As objects of transnational cinema, Akira Kurosawa’s Yojimbo (1961) and Ang Lee’s Crouching Tiger, Hidden Dragon (2000) operate somewhere separately in this realm, though often overlap. Their influences from the West are clear, but the differences in their reception serves to different them. At a glance, the two films may seem to be similar — they both feature sword-wielding heroes who battle a great evil in a historical setting (that has been transformed and mythologised through its modern sensibilities), and who display a physical prowess that was foreign to their respective Western audiences — but a simplification of their similarities would serve to discredit their idiosyncratic productions and receptions both at ‘home and in the West.
Both films were received exceptionally well in the West, though Crouching was subject to its fair share of criticism. Despite both films drawing heavily on Western influence, Lee’s film in particular was criticised for the notion that its “structural simplicity” attempts to “pander to the taste and visual orientation of the West” (Wu, 2002). The way the film punctures moments with acrobatics, scenes where characters glide with superhuman grace, was seen as the reason that it was so well received in the West — an acceptance based on spectacle rather than the “genuine spirit” (Wu, 2002) of Chinese martial chivalry that films of the genre typically emphasised. The film was seen to be “pseudo-Chinese but not Chinese, pseudo-western but not western” (Wu, 2002), a blurring of the lines between nationalities — where does the film belong, if the director is a Taiwanese-born American, the cast and crew populated with a diverse range of nationalities, its source devoutly Chinese yet its visual style an exoticism of this devotion?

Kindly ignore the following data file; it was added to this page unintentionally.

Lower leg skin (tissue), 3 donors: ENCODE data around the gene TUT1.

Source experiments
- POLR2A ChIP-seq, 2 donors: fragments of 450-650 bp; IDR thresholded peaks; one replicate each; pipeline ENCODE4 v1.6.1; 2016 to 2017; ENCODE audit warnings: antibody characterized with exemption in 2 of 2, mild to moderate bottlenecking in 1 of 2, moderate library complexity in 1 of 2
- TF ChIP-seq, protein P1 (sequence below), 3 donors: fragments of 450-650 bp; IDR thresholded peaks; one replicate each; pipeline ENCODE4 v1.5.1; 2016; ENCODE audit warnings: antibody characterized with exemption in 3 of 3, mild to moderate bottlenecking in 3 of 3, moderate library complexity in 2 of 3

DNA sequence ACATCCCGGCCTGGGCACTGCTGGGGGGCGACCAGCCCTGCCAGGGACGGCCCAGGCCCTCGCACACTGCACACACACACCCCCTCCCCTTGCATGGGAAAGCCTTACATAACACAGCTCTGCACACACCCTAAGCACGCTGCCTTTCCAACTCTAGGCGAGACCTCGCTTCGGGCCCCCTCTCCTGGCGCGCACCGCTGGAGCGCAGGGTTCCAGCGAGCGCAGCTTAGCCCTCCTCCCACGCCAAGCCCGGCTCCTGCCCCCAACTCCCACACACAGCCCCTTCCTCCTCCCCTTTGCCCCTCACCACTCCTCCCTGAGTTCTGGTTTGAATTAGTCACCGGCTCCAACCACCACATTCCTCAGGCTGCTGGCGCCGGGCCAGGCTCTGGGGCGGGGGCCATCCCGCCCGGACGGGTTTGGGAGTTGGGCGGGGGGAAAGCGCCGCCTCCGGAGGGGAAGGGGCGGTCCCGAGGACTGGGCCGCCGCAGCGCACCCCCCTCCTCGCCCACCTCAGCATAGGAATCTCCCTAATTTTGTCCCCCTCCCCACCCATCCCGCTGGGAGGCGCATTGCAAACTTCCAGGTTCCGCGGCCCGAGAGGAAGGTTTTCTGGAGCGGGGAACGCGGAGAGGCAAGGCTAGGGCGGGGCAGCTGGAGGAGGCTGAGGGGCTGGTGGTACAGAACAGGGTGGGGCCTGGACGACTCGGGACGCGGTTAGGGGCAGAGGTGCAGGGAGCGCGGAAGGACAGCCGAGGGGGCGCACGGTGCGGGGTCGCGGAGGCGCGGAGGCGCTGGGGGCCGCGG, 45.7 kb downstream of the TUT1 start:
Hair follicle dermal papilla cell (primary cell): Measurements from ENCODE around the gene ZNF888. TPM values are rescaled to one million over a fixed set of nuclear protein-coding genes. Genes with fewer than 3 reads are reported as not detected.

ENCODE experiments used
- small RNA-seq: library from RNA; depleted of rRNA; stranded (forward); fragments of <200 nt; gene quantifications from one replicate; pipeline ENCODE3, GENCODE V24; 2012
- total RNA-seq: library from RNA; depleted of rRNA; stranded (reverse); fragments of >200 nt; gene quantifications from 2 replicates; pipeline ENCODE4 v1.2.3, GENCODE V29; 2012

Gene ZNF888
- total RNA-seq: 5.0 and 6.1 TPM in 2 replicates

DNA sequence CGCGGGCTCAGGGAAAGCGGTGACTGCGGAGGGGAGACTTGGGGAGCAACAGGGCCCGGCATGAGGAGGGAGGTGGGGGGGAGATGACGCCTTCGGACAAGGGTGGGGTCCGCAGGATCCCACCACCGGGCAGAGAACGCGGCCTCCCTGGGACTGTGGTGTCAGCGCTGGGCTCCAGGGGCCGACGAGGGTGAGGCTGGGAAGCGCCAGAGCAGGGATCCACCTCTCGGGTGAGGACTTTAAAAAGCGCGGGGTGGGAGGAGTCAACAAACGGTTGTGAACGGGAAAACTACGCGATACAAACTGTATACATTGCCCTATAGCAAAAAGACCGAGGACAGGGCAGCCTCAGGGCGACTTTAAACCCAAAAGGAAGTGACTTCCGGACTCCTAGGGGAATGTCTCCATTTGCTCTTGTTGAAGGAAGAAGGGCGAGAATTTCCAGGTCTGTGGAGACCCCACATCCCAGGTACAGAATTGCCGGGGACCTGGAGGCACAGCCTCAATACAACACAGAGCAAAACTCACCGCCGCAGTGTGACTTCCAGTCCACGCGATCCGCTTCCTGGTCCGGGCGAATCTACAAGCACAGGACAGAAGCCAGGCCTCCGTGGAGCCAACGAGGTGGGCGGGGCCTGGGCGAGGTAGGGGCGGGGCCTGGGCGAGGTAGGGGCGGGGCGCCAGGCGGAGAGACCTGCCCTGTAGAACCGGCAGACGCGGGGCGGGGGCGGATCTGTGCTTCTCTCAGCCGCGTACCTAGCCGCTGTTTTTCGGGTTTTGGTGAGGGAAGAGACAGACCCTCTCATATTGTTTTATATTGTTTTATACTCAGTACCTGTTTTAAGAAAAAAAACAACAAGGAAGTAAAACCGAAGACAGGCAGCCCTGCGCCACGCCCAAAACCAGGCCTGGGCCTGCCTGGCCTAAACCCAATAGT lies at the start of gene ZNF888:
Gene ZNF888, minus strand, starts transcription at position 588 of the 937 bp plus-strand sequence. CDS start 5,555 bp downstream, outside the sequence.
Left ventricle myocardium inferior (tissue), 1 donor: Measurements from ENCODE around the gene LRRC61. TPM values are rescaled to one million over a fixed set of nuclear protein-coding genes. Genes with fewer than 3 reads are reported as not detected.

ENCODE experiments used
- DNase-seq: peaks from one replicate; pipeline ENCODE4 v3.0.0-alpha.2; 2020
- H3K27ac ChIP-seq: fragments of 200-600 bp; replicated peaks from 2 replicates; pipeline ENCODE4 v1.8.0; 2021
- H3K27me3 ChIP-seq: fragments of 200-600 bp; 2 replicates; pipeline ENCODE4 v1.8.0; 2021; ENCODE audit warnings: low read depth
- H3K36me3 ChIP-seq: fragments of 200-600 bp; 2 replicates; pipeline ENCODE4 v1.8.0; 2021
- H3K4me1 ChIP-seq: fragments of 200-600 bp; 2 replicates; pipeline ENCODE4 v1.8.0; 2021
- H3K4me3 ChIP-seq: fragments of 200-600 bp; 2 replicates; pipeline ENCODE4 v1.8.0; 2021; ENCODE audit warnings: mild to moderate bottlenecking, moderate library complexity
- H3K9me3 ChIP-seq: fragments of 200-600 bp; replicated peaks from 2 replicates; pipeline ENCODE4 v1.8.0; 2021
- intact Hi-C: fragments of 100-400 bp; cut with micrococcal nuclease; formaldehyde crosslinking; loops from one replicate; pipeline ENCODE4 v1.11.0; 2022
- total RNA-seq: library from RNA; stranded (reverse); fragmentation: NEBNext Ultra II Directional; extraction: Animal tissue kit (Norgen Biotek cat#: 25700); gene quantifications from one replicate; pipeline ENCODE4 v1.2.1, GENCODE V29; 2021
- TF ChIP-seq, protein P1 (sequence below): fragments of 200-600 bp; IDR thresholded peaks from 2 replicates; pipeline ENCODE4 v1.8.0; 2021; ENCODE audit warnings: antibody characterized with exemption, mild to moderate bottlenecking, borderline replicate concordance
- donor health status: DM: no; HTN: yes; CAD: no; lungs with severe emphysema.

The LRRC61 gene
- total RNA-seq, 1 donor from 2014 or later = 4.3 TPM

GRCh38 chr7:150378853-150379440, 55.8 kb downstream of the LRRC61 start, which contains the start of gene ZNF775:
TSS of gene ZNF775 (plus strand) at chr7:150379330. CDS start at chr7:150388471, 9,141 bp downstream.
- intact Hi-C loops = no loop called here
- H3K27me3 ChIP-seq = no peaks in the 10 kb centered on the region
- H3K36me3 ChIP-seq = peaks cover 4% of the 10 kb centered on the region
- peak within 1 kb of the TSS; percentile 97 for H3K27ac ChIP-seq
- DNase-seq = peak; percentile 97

A “cultural chauvinism” (Wu, 2002) is evident in Chinese/Taiwanese viewers responses to Crouching. The film was seen to be “not authentically Chinese”, (Wu, 2002) — however Yojimbo, clearly drawing from Western influences, was not met with the same reaction. Viewers felt that the film’s appropriation of the Western (and western texts) acted as a “subversive act of decolonisation” (Schudson, 2011). By reappropriating the Western within a Samurai context, Kurosawa strung together a product of “cultural hybridity” (Schudson, 2011) which relished in its ‘Japanese-ness’, and ultimately revolutionised the Western genre.
In comparison, Crouching in all its success also paved way for a slew of wuxia films capitalising on the popularity of the genre in the West. Ultimately, Ang Lee’s and Akira Kurosawa’s perception in the West as the most popular and critically acclaimed Asian directors lends their works (and their subsequent reception) as captivating explorations of a transnational cinema — through their influences of, and influences on, cinema at large.
Schudson, A. (2011). Eastern Ways in Western Dress: Cultural Hybridity and Subversion in Yojimbo. [online] Archive-Type: Musings of a Passionate Preservationist. Available at: https://sinaphile.wordpress.com/2011/03/16/eastern-ways-in-western-dress-cultural-hybridity-and-subversion-in-yojimbo/ [Accessed 8 Aug. 2017].
Wu, C-C. (2002) Crouching Tiger, Hidden Dragon is Not a Chinese Film. Spectator (Spring, 22.1) pp. 65-79.